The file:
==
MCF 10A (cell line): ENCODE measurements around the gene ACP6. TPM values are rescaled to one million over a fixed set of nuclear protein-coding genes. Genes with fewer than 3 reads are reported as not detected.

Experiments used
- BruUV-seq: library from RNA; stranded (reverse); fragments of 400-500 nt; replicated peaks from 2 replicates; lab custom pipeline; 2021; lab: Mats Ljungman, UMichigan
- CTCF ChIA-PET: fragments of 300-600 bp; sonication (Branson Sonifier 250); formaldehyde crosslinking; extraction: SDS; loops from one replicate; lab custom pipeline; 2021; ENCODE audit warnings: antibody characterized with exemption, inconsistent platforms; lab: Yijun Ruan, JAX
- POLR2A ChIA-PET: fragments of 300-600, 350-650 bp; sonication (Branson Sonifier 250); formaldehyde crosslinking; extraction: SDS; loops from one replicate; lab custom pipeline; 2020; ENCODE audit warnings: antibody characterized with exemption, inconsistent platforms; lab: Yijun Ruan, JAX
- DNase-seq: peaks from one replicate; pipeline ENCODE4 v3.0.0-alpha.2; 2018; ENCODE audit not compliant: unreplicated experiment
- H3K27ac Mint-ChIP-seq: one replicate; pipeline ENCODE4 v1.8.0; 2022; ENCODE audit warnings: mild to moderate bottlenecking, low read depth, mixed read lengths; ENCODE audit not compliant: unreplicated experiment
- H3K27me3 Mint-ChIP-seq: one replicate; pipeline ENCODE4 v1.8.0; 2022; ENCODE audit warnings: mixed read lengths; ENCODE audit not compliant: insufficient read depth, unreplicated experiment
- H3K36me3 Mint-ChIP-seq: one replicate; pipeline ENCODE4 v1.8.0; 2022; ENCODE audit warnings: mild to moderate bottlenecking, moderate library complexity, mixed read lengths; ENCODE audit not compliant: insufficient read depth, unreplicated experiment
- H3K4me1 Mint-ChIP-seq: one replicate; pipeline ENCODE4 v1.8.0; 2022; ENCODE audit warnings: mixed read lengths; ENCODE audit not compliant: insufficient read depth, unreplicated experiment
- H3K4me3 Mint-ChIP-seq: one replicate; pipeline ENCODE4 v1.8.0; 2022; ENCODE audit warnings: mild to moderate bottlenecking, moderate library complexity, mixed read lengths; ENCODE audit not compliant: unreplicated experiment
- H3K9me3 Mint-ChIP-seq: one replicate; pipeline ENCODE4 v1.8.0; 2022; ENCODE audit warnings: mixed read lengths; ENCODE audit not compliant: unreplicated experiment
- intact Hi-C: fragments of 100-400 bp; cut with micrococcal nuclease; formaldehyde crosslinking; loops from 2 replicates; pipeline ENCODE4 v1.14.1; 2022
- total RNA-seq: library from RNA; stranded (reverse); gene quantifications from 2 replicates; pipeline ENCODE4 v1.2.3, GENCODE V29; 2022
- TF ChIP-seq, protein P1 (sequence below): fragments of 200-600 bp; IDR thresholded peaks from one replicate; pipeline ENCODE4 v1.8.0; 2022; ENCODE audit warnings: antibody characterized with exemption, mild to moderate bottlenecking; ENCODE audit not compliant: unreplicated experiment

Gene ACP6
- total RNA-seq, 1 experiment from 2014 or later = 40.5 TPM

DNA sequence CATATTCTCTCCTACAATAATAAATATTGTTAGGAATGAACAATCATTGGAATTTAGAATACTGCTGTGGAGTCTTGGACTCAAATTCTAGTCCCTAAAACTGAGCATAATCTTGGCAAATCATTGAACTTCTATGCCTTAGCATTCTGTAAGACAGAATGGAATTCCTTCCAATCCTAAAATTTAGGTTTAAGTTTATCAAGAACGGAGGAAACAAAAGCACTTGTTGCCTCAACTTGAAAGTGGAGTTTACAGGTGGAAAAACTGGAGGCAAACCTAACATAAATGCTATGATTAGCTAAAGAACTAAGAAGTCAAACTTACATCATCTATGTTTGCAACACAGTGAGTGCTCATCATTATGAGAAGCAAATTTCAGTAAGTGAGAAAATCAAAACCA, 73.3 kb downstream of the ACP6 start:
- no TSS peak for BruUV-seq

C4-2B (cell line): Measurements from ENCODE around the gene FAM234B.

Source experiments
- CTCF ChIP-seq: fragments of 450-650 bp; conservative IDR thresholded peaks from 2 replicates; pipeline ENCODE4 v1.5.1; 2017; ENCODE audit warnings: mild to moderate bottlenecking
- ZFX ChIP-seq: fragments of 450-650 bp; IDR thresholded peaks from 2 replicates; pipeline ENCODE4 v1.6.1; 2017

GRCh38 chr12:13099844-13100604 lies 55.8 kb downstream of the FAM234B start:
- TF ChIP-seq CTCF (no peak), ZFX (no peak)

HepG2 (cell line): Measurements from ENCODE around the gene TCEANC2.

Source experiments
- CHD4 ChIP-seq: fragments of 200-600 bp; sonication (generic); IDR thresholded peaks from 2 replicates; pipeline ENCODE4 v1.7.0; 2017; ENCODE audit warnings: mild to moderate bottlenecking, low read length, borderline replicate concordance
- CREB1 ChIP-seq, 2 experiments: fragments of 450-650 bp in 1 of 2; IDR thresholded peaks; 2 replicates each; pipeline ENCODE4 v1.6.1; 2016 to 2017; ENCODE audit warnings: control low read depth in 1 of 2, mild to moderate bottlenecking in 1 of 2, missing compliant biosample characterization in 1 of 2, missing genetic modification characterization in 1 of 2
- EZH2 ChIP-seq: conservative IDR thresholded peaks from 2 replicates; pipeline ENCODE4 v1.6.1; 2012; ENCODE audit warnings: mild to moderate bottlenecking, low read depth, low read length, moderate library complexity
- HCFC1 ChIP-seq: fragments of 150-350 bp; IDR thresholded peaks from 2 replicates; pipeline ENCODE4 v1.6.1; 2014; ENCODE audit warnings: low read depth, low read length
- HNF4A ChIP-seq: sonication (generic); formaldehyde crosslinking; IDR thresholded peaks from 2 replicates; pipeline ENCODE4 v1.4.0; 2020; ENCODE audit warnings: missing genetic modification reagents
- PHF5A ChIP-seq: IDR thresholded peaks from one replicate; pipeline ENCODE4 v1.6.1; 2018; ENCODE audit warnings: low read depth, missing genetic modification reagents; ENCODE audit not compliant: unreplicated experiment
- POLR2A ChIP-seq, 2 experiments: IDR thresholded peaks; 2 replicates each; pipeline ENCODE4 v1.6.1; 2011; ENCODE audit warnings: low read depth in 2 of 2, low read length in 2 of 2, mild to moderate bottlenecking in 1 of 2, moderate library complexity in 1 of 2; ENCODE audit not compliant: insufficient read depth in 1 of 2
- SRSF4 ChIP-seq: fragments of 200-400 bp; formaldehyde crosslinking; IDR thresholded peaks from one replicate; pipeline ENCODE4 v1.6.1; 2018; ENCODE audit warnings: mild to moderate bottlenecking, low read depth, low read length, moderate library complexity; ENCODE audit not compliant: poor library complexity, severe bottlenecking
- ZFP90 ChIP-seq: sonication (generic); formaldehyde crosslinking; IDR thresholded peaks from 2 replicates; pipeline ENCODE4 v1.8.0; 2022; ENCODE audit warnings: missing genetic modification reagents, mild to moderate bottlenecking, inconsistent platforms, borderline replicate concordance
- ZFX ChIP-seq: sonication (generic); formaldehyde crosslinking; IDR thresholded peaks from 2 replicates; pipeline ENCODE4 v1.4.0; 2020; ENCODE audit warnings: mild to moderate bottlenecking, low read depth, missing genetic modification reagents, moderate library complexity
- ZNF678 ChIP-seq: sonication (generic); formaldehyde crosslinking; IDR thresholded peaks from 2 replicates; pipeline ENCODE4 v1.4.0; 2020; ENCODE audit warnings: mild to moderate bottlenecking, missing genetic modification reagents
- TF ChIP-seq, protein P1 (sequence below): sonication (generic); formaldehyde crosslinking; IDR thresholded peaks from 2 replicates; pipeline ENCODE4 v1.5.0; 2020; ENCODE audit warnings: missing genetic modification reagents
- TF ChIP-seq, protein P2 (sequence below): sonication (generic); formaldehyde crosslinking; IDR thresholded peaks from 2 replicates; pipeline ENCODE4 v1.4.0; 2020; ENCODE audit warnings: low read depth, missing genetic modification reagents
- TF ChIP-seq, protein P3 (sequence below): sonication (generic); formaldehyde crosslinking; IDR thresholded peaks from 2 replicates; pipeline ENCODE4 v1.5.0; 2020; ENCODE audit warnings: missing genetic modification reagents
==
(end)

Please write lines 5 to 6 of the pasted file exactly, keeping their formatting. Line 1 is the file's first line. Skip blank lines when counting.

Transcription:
- POLR2A ChIA-PET: fragments of 300-600, 350-650 bp; sonication (Branson Sonifier 250); formaldehyde crosslinking; extraction: SDS; loops from one replicate; lab custom pipeline; 2020; ENCODE audit warnings: antibody characterized with exemption, inconsistent platforms; lab: Yijun Ruan, JAX
- DNase-seq: peaks from one replicate; pipeline ENCODE4 v3.0.0-alpha.2; 2018; ENCODE audit not compliant: unreplicated experiment